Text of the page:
Thanks to a recent court ruling, the Internet is one step closer to a reading rainbow.
After nearly a decade, Google Books finally got the decision theyd been waiting for: The platform is fully legal. On the federal circuit, as the Atlantics Robinson Meyer writes, judges handed down a 3-0 decision in favor of the tech titan, effectively serving orders to the Authors Guild to back off. The collective of published writers sued 10 years ago, alleging that Googlespreview pages (the digital equivalent of skimming tabloid magazines in line at the grocery store) violated the copyright of its members. This time, however, their words failed them.
The Google Books decision is a victory for authorsas the search engine will continue offering book previews that dont devalue the publishing craft but enrich it with a much-needed online resource. And even further, it promotes the cultivation of a knowledge sharing economy on the Internet, where ideas and information can continue thriving and finding new destinations that were previously unthinkable.
As University of Maryland law professor James Grimmelmann told the Atlantic, this instance constitutes as fair useand its transformative enough (or, uses source material in a new or unexpected manner) to pass legal muster. This idea of transformative use as the keystone to a lot of fair-use cases becomes dominant in U.S. courts, he said, adding, What happens then over the next two decades is that the idea of transformative fair use itself gets extended to all kinds of new situations, including search engines.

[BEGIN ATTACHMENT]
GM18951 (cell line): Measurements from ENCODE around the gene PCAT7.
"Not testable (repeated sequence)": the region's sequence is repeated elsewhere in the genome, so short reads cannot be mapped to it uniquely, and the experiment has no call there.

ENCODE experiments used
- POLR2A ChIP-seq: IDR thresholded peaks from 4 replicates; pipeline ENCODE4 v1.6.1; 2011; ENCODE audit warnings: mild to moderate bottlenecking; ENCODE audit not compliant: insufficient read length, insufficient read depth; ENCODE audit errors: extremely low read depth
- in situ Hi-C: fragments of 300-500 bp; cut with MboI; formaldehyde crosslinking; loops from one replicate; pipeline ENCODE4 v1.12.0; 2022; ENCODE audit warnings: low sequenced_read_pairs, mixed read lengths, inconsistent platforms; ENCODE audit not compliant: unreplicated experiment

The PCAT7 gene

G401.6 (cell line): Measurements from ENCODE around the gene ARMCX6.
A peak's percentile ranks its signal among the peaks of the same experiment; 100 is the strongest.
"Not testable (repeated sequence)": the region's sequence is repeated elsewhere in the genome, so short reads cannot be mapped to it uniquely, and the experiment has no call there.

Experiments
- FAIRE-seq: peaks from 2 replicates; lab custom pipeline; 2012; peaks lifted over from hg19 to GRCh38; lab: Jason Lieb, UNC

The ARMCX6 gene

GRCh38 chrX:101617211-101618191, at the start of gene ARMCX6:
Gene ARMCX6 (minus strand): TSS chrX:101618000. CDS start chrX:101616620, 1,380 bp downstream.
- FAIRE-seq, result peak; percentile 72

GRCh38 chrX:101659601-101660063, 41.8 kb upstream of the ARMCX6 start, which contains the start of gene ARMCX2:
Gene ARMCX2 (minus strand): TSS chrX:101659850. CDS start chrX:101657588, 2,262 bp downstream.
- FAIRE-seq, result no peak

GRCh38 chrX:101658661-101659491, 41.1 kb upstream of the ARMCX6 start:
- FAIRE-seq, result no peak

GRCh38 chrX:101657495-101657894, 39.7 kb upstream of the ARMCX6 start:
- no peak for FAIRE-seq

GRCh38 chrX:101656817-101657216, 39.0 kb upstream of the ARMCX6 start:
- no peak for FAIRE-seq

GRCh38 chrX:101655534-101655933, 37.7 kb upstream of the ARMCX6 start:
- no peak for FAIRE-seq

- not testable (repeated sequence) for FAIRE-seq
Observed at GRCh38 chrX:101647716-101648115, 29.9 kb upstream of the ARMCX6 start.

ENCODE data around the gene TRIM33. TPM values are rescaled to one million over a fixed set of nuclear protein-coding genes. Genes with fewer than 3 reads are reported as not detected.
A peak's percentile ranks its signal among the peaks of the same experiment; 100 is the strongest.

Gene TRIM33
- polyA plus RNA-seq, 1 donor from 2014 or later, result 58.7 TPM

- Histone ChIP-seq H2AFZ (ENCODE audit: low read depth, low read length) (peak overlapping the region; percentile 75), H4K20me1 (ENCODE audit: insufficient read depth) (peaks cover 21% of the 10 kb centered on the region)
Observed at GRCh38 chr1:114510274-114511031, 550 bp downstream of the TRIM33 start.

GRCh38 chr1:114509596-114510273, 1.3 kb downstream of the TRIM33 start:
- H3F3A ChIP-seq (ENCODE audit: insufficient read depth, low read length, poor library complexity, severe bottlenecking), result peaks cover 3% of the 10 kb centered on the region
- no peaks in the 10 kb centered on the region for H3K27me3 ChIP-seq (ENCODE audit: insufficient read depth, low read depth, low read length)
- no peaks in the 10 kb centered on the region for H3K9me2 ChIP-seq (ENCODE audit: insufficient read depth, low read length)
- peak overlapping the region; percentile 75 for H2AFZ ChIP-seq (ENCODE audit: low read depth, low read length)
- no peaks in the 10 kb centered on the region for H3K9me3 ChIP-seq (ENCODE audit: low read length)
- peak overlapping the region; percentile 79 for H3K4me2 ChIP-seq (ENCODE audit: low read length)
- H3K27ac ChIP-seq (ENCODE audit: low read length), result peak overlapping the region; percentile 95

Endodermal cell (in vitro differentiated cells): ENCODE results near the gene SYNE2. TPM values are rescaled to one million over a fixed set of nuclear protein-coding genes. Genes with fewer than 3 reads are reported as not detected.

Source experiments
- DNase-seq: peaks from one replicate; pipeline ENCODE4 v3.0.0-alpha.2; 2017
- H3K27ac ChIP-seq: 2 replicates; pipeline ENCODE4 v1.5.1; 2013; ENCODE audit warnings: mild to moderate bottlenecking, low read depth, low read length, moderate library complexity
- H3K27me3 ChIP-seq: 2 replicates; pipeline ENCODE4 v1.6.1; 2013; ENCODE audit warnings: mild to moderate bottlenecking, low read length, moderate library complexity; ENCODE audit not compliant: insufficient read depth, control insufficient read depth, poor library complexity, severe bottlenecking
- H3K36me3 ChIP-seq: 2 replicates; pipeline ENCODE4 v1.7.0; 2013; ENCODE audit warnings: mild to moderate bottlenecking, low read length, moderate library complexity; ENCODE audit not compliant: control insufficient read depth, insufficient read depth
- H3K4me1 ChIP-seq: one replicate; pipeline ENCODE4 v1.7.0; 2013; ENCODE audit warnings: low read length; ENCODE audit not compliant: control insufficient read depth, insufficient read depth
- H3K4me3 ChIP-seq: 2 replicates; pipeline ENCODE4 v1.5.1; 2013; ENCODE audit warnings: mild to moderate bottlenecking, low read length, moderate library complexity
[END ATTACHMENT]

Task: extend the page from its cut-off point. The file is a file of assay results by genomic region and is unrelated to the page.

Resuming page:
Without tools such as Google Books, it could be all the harder to drive book sales, capture new audiences, and preserve the availability of information that makes the First Amendment such a cherished clause.
In the decisive ruling, Judge Pierre Leval summarizes that, in the case of Google Books services, the public display of text is limited, and whats displayed doesnt provide a significant market substitute for the protected aspects of the originals. Translation: Hold on to your wig, J.K. Rowlings of the world, no ones going to stop buying your work because a page or two is indexed by a search engine.
If anything, organizations like the Authors Guild should be grateful that big tech companies have taken such an interest in whats often bemoaned as a dying industry, revitalizing it with the tools to reinforce the relevance of printed works. Without tools such as Google Books, it could be all the harder to drive book sales and capture new audiences.
Now that theyve finally lost the decade-long lawsuit against Google, maybe the folks at the Authors Guild should ship over a Nexus tablet with a thank you e-card. If Hallmark and American Greetings can digitize their creations, libraries and authors everywhere should be grateful that theyre not digging deep into their own pockets just to offer something as simple as a free preview.
Derrick Cliftonis the deputy opinion editor for the Daily Dot and a New York-based journalist and speaker, primarily covering issues of identity, culture, and social justice.
Screenshot via Google Books